JAPANESE ENCEPHALITIS


external image Japanese_encephalitis_7948.jpg



What causes it? How is it transmitted?
Life cycle for JE
Life cycle for JE


Japanese Encephalitis (JE) is an illness caused by infection with a flavivirus that belongs to the family Flaviviridae. This virus is a part of a groupof viruses known asarboviruses that are spread by arthropods (mosquitoes or ticks).
The JE virus is carried by a variety of different mosquitoes. Mosquitoes spread the virus between humans and animals, and Culex annulirostris (common banded mosquito) is the most common mosquito that spread the JE virus in Australia.

What are the symptoms? How long do they last?

Most infected people develop little bit of symptoms or even no symptoms at all. If, unluckily, someone who develop into a more severe disease, Japanese encephalitis usually starts as a flu-like illness, with fever, chills, tiredness, headache, nausea, and vomiting. Confusion and agitation can also occur in the early stage. The illness can progress to a serious infection of the brain (encephalitis) and can be fatal in 30% of cases. Among the survivors, another 30% will have serious brain damage, including paralysis. These symptoms usually appear 6-8 days after the bite of an infected mosquito.

Can it be cured?


There is no specific treatment for Japanese encephalitis. Antibiotics are not effective against viruses, and no effective anti-viral drugs have been discovered. Even though there are no treatments for JE patients, the government has set up centers on treatment of symptoms and complications. In these centers, the patients will be given the correct diet, seizure control, and sensitive care will be provided with assistance. If the intracranial pressure raised, the patient will be given mannitol as it will control the pressure. The JE virus cannot be transmitted from person to person, therefore patients do not need to be isolated.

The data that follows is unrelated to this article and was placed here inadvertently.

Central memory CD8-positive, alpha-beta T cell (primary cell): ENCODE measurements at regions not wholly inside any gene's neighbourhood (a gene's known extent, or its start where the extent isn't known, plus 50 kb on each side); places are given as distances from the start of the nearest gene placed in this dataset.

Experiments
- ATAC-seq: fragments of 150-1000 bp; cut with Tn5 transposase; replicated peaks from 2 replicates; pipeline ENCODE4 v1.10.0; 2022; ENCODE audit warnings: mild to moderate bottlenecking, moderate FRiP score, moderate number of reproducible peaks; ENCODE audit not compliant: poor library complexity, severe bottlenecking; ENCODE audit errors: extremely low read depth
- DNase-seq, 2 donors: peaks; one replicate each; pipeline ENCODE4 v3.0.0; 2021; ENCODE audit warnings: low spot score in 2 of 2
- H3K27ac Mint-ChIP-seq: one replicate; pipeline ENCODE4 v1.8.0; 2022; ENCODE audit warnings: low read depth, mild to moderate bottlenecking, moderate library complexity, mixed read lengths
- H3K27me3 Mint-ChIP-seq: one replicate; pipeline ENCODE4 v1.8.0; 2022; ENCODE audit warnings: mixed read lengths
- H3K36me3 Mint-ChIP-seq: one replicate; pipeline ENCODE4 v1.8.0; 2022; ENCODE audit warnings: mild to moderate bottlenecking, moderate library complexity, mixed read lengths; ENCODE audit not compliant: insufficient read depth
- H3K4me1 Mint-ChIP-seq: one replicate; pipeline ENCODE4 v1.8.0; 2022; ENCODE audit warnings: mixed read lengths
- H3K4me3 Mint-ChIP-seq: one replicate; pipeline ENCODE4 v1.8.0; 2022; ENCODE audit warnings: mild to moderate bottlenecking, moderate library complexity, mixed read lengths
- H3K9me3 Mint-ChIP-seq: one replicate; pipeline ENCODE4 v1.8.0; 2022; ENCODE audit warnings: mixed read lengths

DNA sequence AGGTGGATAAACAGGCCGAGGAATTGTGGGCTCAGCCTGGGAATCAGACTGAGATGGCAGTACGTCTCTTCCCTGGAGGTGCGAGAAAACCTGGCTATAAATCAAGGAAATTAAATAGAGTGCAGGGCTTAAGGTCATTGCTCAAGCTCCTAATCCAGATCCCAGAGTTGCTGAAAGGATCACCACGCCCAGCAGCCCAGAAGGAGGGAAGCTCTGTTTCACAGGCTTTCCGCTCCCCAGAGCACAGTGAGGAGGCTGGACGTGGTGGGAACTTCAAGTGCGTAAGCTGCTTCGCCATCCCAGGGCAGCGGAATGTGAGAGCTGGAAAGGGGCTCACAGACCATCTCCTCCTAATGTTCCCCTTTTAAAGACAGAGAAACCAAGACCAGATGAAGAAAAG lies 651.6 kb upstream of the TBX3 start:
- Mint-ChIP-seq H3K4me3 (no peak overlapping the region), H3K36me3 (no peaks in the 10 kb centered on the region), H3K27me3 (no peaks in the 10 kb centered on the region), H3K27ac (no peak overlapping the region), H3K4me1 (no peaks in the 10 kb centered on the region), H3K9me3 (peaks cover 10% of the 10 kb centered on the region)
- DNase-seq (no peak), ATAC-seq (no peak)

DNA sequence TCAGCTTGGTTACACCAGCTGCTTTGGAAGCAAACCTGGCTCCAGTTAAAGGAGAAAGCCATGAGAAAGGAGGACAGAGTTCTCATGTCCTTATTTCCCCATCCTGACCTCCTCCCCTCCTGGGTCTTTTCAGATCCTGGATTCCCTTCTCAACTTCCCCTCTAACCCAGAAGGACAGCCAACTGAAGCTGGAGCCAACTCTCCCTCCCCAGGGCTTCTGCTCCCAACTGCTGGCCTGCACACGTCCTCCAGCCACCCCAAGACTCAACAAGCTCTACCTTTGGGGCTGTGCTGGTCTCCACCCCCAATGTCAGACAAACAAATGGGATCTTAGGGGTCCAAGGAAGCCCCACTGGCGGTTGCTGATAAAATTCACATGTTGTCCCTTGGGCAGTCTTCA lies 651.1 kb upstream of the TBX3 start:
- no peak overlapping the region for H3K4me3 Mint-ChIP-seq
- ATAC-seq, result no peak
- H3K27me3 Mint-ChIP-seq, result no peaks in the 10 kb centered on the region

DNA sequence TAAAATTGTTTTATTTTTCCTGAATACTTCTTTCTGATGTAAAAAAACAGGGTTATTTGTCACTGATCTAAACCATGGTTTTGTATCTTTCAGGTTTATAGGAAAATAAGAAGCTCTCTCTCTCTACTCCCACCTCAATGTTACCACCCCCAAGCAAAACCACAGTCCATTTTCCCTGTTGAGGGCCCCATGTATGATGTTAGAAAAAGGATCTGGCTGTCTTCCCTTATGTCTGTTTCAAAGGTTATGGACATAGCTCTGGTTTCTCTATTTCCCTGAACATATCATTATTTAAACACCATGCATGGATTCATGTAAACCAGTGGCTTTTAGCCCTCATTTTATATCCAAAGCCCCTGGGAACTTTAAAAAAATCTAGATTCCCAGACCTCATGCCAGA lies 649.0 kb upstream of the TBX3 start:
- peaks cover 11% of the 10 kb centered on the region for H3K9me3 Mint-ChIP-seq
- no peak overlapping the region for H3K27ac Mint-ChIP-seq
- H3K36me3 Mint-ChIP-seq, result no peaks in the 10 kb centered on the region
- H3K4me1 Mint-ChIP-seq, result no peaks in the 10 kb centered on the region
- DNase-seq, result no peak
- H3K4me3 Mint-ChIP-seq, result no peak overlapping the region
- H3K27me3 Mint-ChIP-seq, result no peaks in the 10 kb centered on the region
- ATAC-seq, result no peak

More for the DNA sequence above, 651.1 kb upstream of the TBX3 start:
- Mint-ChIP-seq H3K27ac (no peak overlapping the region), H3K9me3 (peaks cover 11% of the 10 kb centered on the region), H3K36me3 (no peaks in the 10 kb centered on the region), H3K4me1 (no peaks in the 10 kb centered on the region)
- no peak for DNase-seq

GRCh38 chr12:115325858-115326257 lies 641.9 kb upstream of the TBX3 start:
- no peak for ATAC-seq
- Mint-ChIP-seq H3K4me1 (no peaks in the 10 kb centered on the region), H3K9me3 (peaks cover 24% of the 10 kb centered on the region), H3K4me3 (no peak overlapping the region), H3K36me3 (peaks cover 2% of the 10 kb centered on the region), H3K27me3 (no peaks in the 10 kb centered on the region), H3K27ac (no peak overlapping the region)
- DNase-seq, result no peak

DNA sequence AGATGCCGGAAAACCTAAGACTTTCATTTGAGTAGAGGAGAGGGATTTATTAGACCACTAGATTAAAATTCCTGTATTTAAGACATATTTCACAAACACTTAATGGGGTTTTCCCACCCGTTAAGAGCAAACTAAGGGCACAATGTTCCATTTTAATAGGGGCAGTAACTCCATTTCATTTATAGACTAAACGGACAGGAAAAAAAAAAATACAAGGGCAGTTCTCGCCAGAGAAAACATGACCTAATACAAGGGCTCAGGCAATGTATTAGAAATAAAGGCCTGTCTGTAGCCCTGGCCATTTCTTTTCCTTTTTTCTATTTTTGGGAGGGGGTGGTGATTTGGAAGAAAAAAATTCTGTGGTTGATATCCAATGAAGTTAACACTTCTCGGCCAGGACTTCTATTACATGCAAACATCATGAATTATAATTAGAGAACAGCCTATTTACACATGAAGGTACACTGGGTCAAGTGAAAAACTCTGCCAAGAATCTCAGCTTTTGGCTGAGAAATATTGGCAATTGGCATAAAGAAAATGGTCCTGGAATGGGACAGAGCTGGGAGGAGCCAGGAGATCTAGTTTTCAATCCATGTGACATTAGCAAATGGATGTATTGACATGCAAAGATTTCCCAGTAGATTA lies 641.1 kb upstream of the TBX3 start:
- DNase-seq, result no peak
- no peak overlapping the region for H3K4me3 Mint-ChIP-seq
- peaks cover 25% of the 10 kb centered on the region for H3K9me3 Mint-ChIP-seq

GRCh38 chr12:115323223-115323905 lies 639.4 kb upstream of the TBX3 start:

The following video gives you more information about Japanese Encephalitis:

http://www.youtube.com/watch?v=GLhXNjqCDWA

Bibliography
Allen, J.C. (2010). Japanese encephalitis. Retrieved from http://www.dhpe.org/infect/jpenceph.html
Davidson, M. (2003, October). Japanese encephalitis. Retrieved from http://iceh.uws.edu.au/fact_sheets/FS_jap_enceph.html



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